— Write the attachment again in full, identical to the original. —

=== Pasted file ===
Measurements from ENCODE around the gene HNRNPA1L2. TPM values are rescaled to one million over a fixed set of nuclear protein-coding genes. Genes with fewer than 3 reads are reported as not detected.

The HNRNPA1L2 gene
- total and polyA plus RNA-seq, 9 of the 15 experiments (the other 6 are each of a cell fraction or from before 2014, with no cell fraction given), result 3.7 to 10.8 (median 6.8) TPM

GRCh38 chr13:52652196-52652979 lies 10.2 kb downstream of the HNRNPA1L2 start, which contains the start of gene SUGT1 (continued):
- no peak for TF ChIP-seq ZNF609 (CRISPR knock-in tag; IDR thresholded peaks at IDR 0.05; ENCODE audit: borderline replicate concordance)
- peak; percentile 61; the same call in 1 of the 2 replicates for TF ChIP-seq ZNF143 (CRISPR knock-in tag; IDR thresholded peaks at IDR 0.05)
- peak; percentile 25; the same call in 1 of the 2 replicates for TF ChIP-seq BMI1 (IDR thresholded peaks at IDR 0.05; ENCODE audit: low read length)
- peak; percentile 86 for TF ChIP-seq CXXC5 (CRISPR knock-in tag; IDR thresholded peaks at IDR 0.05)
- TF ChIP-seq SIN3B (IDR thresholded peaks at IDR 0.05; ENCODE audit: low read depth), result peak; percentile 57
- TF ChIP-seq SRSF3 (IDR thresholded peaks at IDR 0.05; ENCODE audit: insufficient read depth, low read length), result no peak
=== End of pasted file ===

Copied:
Measurements from ENCODE around the gene HNRNPA1L2. TPM values are rescaled to one million over a fixed set of nuclear protein-coding genes. Genes with fewer than 3 reads are reported as not detected.

The HNRNPA1L2 gene
- total and polyA plus RNA-seq, 9 of the 15 experiments (the other 6 are each of a cell fraction or from before 2014, with no cell fraction given), result 3.7 to 10.8 (median 6.8) TPM

GRCh38 chr13:52652196-52652979 lies 10.2 kb downstream of the HNRNPA1L2 start, which contains the start of gene SUGT1 (continued):
- no peak for TF ChIP-seq ZNF609 (CRISPR knock-in tag; IDR thresholded peaks at IDR 0.05; ENCODE audit: borderline replicate concordance)
- peak; percentile 61; the same call in 1 of the 2 replicates for TF ChIP-seq ZNF143 (CRISPR knock-in tag; IDR thresholded peaks at IDR 0.05)
- peak; percentile 25; the same call in 1 of the 2 replicates for TF ChIP-seq BMI1 (IDR thresholded peaks at IDR 0.05; ENCODE audit: low read length)
- peak; percentile 86 for TF ChIP-seq CXXC5 (CRISPR knock-in tag; IDR thresholded peaks at IDR 0.05)
- TF ChIP-seq SIN3B (IDR thresholded peaks at IDR 0.05; ENCODE audit: low read depth), result peak; percentile 57
- TF ChIP-seq SRSF3 (IDR thresholded peaks at IDR 0.05; ENCODE audit: insufficient read depth, low read length), result no peak